Wednesday, March 09, 2005

The Erotic Elysium of Jennifer Charles



Her countenance is the breath you feel upon your neck as darkness swallows your soul. She would slay a succubus with a whisper, the demon's victim taken as her lover. Waking becomes the nightmare which steals you from the blessed meadows of death's sweet dream. Words like smooth fingers born of smoke undress your psyche, exposing wanton desire. A lotus blooms and drowns in bloody tears, salty steam wafting from sanguine droplets. Departed spirits rise from the dust of deceased lovers as she telepaths her unspoken intention: "I want to bleed your cedar."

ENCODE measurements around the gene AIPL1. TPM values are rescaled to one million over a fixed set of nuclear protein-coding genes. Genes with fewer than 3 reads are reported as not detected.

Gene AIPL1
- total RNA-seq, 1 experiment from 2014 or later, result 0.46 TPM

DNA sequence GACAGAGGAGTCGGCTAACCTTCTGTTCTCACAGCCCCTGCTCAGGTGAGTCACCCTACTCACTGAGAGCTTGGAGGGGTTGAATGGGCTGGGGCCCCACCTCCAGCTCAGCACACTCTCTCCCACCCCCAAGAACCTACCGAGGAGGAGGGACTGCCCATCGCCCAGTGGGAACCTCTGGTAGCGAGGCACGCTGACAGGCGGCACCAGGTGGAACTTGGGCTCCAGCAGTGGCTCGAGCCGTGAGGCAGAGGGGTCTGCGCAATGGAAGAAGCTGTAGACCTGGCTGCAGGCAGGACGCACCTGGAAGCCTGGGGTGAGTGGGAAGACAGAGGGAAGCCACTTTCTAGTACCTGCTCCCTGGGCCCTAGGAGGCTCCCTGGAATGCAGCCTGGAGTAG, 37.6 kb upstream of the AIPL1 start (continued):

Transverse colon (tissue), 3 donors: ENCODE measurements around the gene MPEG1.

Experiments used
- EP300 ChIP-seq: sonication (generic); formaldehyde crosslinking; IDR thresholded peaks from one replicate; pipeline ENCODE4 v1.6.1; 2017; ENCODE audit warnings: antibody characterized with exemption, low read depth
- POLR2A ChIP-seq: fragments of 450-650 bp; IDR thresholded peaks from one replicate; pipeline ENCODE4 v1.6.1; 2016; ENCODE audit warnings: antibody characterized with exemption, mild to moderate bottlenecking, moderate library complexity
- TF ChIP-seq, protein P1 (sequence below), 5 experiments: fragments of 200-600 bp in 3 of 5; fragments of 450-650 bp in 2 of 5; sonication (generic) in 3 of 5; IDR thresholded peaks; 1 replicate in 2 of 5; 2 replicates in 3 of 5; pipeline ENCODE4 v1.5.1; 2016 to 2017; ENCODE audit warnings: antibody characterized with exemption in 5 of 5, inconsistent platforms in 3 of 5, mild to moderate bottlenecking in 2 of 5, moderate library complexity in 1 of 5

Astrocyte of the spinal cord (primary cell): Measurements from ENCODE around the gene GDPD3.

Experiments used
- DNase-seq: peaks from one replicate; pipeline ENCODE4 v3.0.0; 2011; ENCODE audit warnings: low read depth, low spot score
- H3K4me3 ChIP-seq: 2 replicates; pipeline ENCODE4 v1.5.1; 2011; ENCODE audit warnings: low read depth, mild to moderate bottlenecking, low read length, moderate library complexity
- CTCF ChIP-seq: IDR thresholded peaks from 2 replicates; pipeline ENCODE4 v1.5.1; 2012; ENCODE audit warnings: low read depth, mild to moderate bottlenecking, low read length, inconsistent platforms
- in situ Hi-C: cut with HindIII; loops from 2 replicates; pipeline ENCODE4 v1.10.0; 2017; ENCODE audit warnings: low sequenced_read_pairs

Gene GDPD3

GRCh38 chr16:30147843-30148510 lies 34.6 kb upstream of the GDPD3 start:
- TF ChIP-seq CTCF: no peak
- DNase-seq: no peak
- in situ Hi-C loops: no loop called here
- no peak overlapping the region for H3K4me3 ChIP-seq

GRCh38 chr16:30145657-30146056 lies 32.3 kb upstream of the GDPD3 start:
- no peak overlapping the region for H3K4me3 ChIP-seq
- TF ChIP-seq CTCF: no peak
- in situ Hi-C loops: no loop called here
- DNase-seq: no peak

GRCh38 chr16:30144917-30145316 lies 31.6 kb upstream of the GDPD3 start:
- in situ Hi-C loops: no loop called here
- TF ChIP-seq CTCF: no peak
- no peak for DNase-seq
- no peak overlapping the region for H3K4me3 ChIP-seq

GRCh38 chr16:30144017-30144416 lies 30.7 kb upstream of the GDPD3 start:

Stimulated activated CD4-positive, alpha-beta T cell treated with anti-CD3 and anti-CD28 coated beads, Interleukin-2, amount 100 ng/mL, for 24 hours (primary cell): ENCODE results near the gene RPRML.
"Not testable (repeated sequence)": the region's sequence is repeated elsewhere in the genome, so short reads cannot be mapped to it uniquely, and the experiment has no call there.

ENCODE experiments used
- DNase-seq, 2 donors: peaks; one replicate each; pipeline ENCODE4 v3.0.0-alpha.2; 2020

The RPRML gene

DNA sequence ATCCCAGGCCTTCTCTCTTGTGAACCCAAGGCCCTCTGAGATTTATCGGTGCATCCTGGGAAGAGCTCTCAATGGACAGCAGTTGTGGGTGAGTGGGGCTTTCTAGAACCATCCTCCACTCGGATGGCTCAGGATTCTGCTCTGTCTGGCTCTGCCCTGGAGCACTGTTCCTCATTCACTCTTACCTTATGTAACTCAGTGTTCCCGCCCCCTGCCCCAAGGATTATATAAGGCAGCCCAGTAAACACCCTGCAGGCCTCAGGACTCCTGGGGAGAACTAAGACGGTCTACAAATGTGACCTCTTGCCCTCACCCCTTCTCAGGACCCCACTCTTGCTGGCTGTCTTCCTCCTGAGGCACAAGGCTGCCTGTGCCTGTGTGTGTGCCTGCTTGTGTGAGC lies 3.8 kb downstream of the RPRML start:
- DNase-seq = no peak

If actresses Traci Lords (Cry-Baby, Blade) and Juliet Landau (Ed Wood, "Drusilla" of TV's Buffy The Vampire Slayer) birthed a daughter together she would look like sultry songstress Jennifer Charles. Charles, a Washington, D.C. native born on November 15, in the year of the surrealist torch singer, was raised in an eclectic, free-thinker's household. With a vamp vocalist mother and a jazz-loving dee-jay father, Charles, nursed on the musical influences of Bad Brains, Minor Threat, and Trouble Funk, as well as classic standard soloists such as Anita O'Day, and Mel Torme, has developed a tuneful terpsichore which is searingly sensual yet wholly uncategorizable. Part Lydia Lunch, Diamanda Galas, and Deborah Harry, Charles' steamy repertoire also conjurs references to David Bowie, Cocteau Twins, and Kraftwerk.